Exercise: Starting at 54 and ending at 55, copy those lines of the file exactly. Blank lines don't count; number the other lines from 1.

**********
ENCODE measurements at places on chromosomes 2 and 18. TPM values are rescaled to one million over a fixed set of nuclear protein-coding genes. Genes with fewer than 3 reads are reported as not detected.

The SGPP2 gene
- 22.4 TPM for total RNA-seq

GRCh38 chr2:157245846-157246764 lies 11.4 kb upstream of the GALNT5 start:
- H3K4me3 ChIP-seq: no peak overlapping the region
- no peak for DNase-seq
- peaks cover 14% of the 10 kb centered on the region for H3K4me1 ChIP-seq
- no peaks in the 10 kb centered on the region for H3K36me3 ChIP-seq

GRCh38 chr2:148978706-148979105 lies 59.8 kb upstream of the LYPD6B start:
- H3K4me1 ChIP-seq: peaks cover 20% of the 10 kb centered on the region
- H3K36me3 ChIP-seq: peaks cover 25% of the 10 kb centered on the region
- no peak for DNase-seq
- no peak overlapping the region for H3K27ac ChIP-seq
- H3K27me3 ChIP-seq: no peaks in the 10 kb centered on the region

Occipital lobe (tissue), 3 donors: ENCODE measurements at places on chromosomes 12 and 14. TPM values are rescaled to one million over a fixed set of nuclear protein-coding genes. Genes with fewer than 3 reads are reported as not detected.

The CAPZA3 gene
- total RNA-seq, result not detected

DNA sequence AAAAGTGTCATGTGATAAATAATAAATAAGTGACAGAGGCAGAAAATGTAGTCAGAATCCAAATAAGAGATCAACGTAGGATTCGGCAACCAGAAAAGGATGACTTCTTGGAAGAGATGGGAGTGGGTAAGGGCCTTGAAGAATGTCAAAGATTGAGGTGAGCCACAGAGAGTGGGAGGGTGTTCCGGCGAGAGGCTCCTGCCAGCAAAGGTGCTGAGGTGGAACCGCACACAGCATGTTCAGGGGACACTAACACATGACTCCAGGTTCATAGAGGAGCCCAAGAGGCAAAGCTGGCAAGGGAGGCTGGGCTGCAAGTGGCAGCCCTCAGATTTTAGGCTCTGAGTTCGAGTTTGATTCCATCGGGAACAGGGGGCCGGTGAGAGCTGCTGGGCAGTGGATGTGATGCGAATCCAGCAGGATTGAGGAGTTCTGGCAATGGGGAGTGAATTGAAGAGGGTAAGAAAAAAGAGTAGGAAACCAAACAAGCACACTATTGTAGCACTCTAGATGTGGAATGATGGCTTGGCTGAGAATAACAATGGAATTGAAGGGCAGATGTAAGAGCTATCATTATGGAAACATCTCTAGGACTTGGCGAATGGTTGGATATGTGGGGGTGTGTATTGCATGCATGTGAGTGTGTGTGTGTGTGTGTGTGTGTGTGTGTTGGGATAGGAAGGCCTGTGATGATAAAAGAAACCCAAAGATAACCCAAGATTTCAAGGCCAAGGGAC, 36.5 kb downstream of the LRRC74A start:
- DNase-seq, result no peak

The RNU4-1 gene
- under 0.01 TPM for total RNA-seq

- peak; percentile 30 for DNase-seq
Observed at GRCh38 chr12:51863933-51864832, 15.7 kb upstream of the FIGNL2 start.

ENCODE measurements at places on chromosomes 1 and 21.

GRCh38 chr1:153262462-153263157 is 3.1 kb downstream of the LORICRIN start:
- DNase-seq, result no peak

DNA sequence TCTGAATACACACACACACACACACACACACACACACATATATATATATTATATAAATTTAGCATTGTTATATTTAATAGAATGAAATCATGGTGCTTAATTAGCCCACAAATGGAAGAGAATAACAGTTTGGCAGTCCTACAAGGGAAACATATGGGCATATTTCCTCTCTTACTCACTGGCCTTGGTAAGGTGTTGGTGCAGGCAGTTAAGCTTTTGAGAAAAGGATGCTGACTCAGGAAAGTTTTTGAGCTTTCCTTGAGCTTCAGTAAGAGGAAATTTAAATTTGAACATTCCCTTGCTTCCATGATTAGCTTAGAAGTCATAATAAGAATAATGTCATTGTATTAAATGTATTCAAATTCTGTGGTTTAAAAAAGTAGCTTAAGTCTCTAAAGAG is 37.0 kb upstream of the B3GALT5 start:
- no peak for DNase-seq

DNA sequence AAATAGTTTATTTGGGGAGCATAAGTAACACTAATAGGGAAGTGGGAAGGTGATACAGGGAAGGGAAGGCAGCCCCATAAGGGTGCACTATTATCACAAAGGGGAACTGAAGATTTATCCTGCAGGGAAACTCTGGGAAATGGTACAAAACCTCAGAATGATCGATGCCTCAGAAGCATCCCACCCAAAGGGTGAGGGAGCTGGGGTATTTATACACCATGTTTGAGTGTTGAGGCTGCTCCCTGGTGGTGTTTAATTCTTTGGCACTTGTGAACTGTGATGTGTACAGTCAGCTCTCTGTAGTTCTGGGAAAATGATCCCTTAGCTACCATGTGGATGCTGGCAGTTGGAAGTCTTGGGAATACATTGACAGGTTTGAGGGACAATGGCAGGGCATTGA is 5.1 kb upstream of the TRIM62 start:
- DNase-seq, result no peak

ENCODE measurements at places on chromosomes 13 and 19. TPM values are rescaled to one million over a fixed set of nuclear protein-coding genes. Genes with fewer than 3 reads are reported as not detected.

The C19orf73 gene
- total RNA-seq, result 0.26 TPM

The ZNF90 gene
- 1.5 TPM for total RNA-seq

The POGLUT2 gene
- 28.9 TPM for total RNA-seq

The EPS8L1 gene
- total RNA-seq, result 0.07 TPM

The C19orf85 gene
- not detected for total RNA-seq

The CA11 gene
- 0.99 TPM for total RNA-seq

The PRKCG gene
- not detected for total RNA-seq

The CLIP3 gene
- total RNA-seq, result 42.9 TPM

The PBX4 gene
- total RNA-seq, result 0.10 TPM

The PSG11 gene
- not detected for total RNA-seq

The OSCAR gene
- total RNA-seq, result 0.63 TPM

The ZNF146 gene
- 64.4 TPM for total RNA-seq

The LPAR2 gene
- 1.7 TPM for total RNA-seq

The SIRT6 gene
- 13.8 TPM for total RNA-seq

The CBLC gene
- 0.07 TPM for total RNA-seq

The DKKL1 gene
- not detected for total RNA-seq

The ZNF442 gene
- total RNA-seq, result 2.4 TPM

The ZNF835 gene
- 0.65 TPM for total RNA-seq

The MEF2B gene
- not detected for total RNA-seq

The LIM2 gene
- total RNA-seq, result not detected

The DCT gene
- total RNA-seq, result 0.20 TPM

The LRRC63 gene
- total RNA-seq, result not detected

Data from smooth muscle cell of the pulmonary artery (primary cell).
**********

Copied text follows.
The ZNF146 gene
- 64.4 TPM for total RNA-seq